Albert Pujols, in a statement released Friday night, is in the process of taking legal action against Jack Clark and the St. Louis radio station that employs the former major leaguer who accused Pujols of taking steroids last week.
Here’s the complete statement:
The Texas Rangers have been in the market for a right fielder ever since Nelson Cruz was suspended for the remainder of the regular season — 50 games — for alleged performance enhancing drug use. David Murphy started in right field in Anaheim that night, and you might recall how that went.
So on Friday the Rangers and White Sox worked out a trade that sends Rios and cash to Texas for a player to be named later, expected to be minor leaguer Leury Garcia.
In 28 at-bats over seven games against the Angels this season, Rios has batted .357/.379/.714, with two home runs and six RBIs. The Rangers and Angels play seven more times before the season is over, giving the Angels just one more thing to look forward to in an increasingly long season.
Albert Pujols broke in with the St. Louis Cardinals at 21 years old in 2001. He has long denied using steroids. (Getty Images)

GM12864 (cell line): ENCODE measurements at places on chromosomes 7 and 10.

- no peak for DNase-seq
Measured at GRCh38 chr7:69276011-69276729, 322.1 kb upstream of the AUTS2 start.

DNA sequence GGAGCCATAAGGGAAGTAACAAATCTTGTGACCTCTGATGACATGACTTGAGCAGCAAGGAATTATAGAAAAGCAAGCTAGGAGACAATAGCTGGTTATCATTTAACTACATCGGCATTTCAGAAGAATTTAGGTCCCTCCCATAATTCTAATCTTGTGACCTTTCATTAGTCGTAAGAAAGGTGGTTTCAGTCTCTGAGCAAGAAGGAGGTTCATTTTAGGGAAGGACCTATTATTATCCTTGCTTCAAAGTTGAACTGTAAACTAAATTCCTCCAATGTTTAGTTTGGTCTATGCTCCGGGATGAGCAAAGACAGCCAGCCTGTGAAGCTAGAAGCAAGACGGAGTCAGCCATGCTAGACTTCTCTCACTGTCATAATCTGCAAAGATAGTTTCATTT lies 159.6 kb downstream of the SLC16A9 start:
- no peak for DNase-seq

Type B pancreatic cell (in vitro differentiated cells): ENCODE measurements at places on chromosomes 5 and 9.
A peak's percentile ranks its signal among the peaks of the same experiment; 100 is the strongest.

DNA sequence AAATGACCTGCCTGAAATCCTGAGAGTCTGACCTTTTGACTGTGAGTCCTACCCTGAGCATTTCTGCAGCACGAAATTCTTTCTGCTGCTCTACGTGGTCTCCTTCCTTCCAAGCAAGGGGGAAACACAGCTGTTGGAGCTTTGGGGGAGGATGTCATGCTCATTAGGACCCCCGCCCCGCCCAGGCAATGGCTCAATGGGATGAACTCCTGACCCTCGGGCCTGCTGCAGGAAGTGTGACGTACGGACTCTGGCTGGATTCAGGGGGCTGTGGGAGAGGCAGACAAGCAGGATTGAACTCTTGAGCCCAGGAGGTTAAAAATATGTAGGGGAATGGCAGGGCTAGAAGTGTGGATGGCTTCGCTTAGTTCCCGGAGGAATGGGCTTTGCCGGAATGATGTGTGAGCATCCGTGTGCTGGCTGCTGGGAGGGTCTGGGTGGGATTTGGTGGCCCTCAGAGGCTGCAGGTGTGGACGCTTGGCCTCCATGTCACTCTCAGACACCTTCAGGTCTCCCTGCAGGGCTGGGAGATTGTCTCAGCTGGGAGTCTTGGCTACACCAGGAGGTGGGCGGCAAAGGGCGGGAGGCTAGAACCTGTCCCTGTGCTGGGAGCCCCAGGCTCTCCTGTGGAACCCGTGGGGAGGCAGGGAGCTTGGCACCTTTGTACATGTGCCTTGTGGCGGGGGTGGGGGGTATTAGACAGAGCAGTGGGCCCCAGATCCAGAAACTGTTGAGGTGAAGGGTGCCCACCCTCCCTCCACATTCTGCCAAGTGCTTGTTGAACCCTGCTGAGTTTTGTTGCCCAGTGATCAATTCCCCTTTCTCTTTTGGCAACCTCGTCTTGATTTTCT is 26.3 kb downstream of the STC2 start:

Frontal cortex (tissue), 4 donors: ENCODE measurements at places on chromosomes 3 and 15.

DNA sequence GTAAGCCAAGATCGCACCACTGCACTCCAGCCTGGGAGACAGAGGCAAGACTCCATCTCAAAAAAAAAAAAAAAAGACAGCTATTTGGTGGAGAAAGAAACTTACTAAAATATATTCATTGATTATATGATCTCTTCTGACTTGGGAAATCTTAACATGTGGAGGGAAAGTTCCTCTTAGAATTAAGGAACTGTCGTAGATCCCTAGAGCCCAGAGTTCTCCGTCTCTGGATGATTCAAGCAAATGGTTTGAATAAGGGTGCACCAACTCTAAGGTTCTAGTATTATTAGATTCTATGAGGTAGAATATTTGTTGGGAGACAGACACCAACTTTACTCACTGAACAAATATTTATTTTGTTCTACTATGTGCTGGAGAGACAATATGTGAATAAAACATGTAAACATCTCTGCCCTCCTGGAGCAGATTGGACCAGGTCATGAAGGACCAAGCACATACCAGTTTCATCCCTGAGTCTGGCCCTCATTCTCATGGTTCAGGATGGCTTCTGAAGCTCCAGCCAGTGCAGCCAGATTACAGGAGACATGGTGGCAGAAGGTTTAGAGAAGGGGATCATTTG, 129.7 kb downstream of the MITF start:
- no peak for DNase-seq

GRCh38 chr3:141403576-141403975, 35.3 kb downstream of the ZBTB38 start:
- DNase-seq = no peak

Former major leaguer Jack Clark, now a sports-talk radio host in St. Louis, recently accused Angels star Albert Pujols of using steroids early in his career with the Cardinals.
The St. Louis Post-Dispatch reported today that Clark had been on the job less than a week last Friday when he declared on the air that Pujols used steroids: “I know for a fact he was. The trainer that worked with him, threw him batting practice from Kansas City, that worked him out every day, basically told me that’s what he did.”
More from Clark, courtesy of the P-D:
Grant Green (left) collected two hits in his Angels debut Tuesday night. (Getty Images)
Nine years ago, Grant Green
, Hank Conger
and Mark Trumbo
were among Orange County’s brightest young baseball stars. It’s still true. When the Angels recalled Green from Triple-A Salt Lake on Tuesday, it reunited the former Anaheim Canyon star with Conger (Huntington Beach) and Trumbo (Villa Park) in the same clubhouse.
Their paths in amateur baseball overlapped just enough that there are a few stories.